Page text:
NATO leaders have set aside public insults ranging from "delinquent" to "brain dead" and "two-faced", declaring at a 70th anniversary summit they would stand together against a common threat from Russia and prepare for China's rise.
Officials insisted the summit was a success but the meeting began and ended in acrimony.
US President Donald Trump arrived declaring the French president "nasty" and left calling Canada's prime minister "two-faced" for mocking him on a hot mic.
"We have been able to overcome our disagreements and continue to deliver on our core tasks to protect and defend each other," NATO's ever-optimistic Secretary-General Jens Stoltenberg told a news conference on Wednesday.
In a joint declaration, the alliance's 29 leaders said: "Russia's aggressive actions constitute a threat to Euro-Atlantic security; terrorism in all its forms and manifestations remains a persistent threat to us all."
The half-day summit at a golf resort on the outskirts of London was always going to be tricky, with officials hoping to avoid bust-ups that burst forth at their meeting last year when Trump complained about allies failing to bear the financial burden of collective security.
This year's meeting was made even more difficult by Erdogan, who launched an incursion into Syria and bought Russian missiles against the objections of his allies, and by French President Emmanuel Macron, who had described the alliance's strategy as brain dead in an interview last month.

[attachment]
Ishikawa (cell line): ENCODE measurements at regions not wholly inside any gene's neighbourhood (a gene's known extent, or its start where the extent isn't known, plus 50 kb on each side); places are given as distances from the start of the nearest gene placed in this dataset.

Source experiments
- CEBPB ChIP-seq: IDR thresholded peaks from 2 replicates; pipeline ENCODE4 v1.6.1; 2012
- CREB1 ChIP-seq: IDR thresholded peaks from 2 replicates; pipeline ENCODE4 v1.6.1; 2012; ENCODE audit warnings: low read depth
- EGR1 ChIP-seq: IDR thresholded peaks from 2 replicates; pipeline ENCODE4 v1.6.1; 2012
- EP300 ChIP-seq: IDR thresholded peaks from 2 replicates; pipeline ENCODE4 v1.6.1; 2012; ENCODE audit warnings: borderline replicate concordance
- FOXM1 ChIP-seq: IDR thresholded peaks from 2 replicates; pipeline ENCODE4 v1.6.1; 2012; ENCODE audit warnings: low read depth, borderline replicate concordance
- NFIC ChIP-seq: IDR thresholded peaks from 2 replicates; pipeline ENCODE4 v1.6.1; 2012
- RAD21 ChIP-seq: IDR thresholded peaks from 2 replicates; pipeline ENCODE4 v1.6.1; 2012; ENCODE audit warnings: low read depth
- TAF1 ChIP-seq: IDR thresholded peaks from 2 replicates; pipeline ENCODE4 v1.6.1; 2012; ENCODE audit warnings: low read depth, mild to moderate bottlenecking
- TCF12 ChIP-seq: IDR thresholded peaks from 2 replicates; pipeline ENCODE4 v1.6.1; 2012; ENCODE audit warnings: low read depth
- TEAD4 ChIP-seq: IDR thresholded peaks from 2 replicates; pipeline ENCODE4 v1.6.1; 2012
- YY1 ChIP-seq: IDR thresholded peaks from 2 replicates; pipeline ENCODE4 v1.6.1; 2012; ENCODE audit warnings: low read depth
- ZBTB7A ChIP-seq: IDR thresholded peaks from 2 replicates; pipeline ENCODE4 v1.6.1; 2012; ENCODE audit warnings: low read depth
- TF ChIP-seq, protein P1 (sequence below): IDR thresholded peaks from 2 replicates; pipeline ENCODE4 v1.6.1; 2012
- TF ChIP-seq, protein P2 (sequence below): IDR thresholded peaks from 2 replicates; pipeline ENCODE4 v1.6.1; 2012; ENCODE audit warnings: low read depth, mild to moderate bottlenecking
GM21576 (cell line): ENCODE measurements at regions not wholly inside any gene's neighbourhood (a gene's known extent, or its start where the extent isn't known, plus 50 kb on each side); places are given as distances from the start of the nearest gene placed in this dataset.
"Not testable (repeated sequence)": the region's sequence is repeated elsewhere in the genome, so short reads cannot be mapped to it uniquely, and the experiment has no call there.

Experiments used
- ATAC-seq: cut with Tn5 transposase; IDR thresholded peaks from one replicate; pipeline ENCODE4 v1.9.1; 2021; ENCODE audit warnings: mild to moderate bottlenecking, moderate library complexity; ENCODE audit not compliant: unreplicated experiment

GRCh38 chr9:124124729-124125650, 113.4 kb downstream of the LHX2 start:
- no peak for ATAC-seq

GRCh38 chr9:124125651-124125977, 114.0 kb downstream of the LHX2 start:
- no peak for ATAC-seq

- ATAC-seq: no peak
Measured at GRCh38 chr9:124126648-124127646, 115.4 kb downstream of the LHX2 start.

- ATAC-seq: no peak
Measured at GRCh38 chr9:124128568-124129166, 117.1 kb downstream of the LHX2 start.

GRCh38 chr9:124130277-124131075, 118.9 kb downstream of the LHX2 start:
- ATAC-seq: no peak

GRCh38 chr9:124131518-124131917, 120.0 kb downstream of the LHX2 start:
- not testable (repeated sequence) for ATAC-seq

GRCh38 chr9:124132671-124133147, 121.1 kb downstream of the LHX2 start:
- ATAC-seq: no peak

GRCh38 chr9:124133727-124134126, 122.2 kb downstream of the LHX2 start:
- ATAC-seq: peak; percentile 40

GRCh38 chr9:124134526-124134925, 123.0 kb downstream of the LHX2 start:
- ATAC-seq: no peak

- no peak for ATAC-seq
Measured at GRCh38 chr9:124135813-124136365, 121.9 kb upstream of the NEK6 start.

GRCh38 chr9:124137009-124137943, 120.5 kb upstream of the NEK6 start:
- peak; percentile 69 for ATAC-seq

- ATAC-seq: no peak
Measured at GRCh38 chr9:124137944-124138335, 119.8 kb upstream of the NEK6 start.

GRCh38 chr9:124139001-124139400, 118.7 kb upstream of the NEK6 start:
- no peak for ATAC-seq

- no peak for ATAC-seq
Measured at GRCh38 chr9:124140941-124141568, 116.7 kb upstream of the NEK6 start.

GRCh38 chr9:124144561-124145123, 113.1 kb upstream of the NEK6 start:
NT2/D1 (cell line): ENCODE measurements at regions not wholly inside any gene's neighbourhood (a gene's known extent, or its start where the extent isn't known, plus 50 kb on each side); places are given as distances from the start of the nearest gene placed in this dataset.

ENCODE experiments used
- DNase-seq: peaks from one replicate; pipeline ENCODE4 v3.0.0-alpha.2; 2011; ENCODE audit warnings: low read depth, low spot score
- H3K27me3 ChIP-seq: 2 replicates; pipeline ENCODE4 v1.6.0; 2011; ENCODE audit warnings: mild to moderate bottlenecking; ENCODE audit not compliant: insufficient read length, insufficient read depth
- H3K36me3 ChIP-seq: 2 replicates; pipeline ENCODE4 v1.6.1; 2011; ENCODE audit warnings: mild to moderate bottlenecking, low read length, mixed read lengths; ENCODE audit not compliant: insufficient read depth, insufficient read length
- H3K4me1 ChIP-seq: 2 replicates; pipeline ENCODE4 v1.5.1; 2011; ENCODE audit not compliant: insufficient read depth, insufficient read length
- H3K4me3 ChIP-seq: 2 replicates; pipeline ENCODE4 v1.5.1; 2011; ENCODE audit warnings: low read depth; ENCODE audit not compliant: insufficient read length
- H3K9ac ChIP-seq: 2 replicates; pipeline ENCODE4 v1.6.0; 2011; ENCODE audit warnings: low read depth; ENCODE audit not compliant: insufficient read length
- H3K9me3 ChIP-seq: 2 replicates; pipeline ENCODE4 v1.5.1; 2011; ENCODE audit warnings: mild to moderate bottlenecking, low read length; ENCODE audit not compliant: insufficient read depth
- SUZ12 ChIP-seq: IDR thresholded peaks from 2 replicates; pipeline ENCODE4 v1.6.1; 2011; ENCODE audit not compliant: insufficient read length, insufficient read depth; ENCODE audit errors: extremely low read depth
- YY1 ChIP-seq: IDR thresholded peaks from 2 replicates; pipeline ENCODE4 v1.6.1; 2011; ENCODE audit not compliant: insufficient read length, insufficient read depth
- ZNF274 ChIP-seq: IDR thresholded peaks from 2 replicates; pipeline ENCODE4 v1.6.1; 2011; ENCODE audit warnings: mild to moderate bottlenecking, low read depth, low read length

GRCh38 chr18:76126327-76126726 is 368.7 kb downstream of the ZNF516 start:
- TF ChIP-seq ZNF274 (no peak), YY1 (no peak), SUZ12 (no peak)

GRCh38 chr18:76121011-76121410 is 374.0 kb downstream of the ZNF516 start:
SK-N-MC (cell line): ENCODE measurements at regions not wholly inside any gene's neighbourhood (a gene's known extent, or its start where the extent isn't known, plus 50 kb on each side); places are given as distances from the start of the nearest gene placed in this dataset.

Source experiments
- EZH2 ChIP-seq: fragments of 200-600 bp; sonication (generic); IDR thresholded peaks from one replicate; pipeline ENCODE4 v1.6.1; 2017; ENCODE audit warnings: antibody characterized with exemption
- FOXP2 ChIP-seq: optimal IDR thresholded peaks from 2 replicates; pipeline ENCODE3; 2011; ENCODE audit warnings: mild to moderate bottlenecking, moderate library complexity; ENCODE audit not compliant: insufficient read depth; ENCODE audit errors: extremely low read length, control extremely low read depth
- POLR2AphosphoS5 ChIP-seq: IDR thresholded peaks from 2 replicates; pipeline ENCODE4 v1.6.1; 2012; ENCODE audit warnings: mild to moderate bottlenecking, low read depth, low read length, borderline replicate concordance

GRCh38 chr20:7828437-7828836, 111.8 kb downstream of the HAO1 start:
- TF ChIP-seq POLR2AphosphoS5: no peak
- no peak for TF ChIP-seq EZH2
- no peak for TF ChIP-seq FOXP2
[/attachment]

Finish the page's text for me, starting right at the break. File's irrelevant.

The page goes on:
In public it seemed to go worse than expected, beginning on Tuesday when Trump called Macron's remarks "very, very nasty" and described allies who spend too little on defence as "delinquents" - a term officials said Trump used again on Wednesday behind closed doors during the summit itself.
At a Buckingham Palace reception on Tuesday evening, Canada's Justin Trudeau was caught on camera with Macron, Britain's Boris Johnson and Mark Rutte of the Netherlands apparently laughing at Trump's long press appearances.
Trump said Trudeau was upset because he had called him out for not meeting his 2 per cent of national output contribution to NATO's costs. "He's two-faced," Trump said of his North American neighbour.
But in a news conference after the summit, Trudeau downplayed his comments, which he said had been referring to Trump's unexpected announcement that the next G7 summit will take place at Camp David and he had meant no offence.
"We had a great meeting yesterday between me and the president," he said.
By the time the summit wound up on Wednesday, Trump had decided not to hold a final press conference, saying he had already said enough, including commenting on Britain's upcoming election on Tuesday, despite saying he didn't want to.
Despite the spats, officials said important decisions were reached, including an agreement to ensure the security of communications, including new 5G mobile phone networks. The US wants allies to ban equipment from the world's biggest telecoms gear-maker, Chinese firm Huawei.
"I do think it's a security risk, it's a security danger," Trump said in response to a question on Huawei, although the leaders' declaration did not refer to the company by name.
"I spoke to Italy and they look like they are not going to go forward with that. I spoke to other countries, they are not going to go forward," he said of contracts with Huawei.
Macron held his ground over his earlier criticism of NATO's strategy, saying as he arrived that it was important for leaders to discuss issues in an open and forthright manner if they were to find solutions.
One of Macron's chief complaints is that Turkey, a NATO member since 1952 and a critical ally in the Middle East, has increasingly acted unilaterally, launching its incursion in Syria and buying Russian S-400 anti-aircraft missiles.